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Our early-evening cycle home allowed us to capture the rosy glow of the setting sun before bunkering below with JUANONA’s diesel heater and electric radiator pouring out warmth (augmented by hot water bottles in bunks).

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AMSTERDAM

Saturday offered us a momentous opportunity to add our voices and feet to the Women’s March in Amsterdam. Since we had rented an airbnb in Delft, roughly an hour further south from that city, leaving JUANONA required the usual closing ritual of checking heaters, dehumidifier, propane, bilge, latches, fans, lights, fridge, lines, etc., while opening all lockers for circulating air.

Once that performance was accomplished we hopped off JUANONA and trundled ourselves and bags to the station for the half-hour jaunt to Amsterdam… only to discover a mechanical problem forced everyone heading there to take a circular route adding another 30 minutes to our ride.

We missed getting our pink hats, but we managed to arrive in time for the initial gathering prior to the march. Stowing our luggage at the station we rode the tram to the Museumplein, site of the Rijks and Van Gogh Museums and now the Women’s March.

As we waited for the start of the march, we discovered many, like us, were ex-pats or visitors wanting to join millions of others across the globe in support of the mother of a march in D.C.

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Circling and weaving our way through thousands of other marchers, we’d strike up conversations and were even welcomed to share some signage.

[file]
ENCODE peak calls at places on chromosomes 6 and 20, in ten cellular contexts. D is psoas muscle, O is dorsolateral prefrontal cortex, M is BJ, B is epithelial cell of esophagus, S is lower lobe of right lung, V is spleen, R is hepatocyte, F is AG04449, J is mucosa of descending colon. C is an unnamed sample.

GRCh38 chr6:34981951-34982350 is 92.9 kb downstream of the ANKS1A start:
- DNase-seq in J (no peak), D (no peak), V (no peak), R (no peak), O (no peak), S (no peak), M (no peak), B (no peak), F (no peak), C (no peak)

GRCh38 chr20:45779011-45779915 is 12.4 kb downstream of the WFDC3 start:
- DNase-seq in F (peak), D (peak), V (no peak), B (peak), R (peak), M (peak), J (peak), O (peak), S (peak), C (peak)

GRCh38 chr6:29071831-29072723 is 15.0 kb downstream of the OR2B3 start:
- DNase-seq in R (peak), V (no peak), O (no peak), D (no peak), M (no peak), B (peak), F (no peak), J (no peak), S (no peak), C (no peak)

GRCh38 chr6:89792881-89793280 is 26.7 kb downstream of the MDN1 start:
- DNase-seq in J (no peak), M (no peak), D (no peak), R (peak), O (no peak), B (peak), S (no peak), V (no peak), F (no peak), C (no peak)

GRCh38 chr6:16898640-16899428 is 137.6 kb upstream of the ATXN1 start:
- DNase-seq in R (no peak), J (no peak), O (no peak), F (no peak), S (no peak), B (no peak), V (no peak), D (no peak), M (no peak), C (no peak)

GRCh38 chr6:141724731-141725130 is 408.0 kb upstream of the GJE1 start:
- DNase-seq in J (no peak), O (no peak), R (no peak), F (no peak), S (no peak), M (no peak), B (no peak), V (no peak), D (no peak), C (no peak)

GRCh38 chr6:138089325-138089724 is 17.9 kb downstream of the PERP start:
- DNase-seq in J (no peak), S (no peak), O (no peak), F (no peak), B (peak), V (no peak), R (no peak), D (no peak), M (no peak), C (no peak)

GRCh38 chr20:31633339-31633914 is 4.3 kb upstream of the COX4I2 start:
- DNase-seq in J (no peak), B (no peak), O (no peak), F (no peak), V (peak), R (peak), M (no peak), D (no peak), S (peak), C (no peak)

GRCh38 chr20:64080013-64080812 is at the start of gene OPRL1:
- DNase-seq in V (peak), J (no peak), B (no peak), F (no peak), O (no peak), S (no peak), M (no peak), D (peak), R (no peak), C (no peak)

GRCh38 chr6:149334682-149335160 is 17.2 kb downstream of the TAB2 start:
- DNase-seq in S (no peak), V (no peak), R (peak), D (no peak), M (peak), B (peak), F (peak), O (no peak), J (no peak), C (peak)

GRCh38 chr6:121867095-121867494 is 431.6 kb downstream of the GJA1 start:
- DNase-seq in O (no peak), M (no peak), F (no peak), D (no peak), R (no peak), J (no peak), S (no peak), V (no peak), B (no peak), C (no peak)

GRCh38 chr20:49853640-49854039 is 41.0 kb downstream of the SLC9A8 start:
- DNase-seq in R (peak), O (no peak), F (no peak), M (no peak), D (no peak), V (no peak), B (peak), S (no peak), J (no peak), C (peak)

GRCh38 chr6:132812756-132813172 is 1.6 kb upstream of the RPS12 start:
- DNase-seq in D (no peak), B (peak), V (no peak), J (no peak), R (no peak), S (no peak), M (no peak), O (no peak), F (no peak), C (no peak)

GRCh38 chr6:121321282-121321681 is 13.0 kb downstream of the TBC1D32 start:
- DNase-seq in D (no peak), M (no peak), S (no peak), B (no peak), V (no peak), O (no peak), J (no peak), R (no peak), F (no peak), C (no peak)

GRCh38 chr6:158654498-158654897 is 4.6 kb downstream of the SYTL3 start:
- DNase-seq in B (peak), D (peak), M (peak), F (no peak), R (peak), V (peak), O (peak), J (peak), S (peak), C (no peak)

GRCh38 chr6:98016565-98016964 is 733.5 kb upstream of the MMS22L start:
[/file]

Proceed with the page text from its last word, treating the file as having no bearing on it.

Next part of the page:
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Tees, posters and banners proclaimed a consistent message that all humans deserve equality, inclusion, and fairness.

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Within that context some pointedly addressed specific behavior.

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Finally in a millipede motion we began to inch our way towards bleachers where some sat for a group photo with various chants echoing through the crowd.

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The final destination was a short walk 90-degrees to the left where we mimicked bullhorn slogans in front of the U.S. consulate office. Sadly, a shuttered brick building stared blindly back at us.

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The march dissolved into pockets of folk heading to various destinations, and we turned our feet towards the train station and Delft. A bit hungry we fortified ourselves with some delicious caramels bestowed upon Colleen from a work colleague. Life was good.

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DELFT

Sunday to Wednesday, January 22 – 25

Ever since Max and I visited Delft in April 2016 we knew others would enjoy this quintessential town dating from the 13th century. Colleen immediately fell under its spell as we strolled around cobblestone streets bordering small canals with buildings dressed in their Golden-Age trimmings.

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Our apartment was a three-minute stroll from the Markt or main square. As a major landmark this open plaza ensured we’d never get lost due to spotting the tall spire of the Nieuwe Kerk (‘new’ church as of the 14th century…) from all vantage points in town.  During our stay, we crossed it daily; and, one late afternoon we found ourselves part of a ghostly mist blanketing the church IMG 1345

and dramatically lighting the storefronts rimming the plaza.

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Our days were filled with wandering to historical sites, one being the Museum Prinsenhof. This building had been a former convent before its walled city became the court of William of Orange (1533-84) (hence, Prinsenhof or “Court of the Prince”). The structure and grounds still retain a peaceful atmosphere in spite of their history. Here, William I, leader of the Dutch revolt against the Catholic King of Spain, Philip II (1527-98), was murdered. (Philip, the same guy who married Queen Elizabeth’s older half-sister Mary I, hired a French dude to gun down this Dutch enemy.)